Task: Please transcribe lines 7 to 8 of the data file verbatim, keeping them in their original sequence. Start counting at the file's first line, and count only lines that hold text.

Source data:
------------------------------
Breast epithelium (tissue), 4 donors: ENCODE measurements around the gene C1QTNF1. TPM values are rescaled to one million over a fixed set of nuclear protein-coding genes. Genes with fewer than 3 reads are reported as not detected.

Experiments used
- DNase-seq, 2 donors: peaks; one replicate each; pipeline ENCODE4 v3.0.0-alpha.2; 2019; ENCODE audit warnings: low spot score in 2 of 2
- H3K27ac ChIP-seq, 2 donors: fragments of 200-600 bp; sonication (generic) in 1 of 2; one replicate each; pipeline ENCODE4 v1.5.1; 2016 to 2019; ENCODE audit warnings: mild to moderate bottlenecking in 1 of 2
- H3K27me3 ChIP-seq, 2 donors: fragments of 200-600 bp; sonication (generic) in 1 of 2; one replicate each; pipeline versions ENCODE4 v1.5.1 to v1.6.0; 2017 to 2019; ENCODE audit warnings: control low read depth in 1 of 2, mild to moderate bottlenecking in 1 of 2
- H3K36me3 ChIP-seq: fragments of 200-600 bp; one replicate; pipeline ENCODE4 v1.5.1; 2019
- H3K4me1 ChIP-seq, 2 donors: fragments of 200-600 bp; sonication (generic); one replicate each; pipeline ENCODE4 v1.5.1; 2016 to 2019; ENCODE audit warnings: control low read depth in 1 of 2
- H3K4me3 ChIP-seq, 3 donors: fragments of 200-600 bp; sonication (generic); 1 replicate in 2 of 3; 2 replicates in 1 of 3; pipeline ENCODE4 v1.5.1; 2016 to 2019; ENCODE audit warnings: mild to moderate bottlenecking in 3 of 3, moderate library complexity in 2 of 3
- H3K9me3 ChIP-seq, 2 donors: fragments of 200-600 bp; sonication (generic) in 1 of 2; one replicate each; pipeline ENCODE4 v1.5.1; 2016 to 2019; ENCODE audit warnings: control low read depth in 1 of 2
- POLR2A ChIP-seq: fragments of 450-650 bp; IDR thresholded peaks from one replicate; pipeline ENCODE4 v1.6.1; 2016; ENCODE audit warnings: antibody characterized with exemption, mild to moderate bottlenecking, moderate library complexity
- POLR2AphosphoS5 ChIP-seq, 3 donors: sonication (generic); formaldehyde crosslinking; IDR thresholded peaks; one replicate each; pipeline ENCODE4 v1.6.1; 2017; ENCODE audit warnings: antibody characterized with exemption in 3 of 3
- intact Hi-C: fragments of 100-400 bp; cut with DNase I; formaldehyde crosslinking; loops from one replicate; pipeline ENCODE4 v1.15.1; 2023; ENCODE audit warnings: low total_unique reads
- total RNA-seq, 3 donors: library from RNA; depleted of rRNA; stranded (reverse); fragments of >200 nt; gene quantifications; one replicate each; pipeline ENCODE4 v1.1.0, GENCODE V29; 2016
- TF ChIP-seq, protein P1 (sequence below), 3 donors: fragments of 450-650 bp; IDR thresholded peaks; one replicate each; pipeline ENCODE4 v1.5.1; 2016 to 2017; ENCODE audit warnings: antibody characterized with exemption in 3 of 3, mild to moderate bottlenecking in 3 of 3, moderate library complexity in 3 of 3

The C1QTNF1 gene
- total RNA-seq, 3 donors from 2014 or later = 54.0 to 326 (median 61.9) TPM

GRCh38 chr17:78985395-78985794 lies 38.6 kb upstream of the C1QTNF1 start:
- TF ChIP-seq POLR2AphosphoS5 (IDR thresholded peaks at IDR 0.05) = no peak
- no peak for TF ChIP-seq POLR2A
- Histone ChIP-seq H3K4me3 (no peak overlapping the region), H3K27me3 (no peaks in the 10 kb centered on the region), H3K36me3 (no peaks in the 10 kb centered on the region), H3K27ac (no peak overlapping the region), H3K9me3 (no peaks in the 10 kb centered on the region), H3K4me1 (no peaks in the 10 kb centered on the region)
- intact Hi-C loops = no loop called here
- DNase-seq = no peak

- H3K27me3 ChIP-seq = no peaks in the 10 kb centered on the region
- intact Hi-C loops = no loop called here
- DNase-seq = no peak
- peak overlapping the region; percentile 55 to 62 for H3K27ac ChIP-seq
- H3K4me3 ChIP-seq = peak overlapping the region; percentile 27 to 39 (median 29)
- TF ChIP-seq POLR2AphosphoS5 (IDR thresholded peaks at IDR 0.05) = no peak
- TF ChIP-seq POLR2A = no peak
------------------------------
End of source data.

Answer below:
- H3K4me1 ChIP-seq, 2 donors: fragments of 200-600 bp; sonication (generic); one replicate each; pipeline ENCODE4 v1.5.1; 2016 to 2019; ENCODE audit warnings: control low read depth in 1 of 2
- H3K4me3 ChIP-seq, 3 donors: fragments of 200-600 bp; sonication (generic); 1 replicate in 2 of 3; 2 replicates in 1 of 3; pipeline ENCODE4 v1.5.1; 2016 to 2019; ENCODE audit warnings: mild to moderate bottlenecking in 3 of 3, moderate library complexity in 2 of 3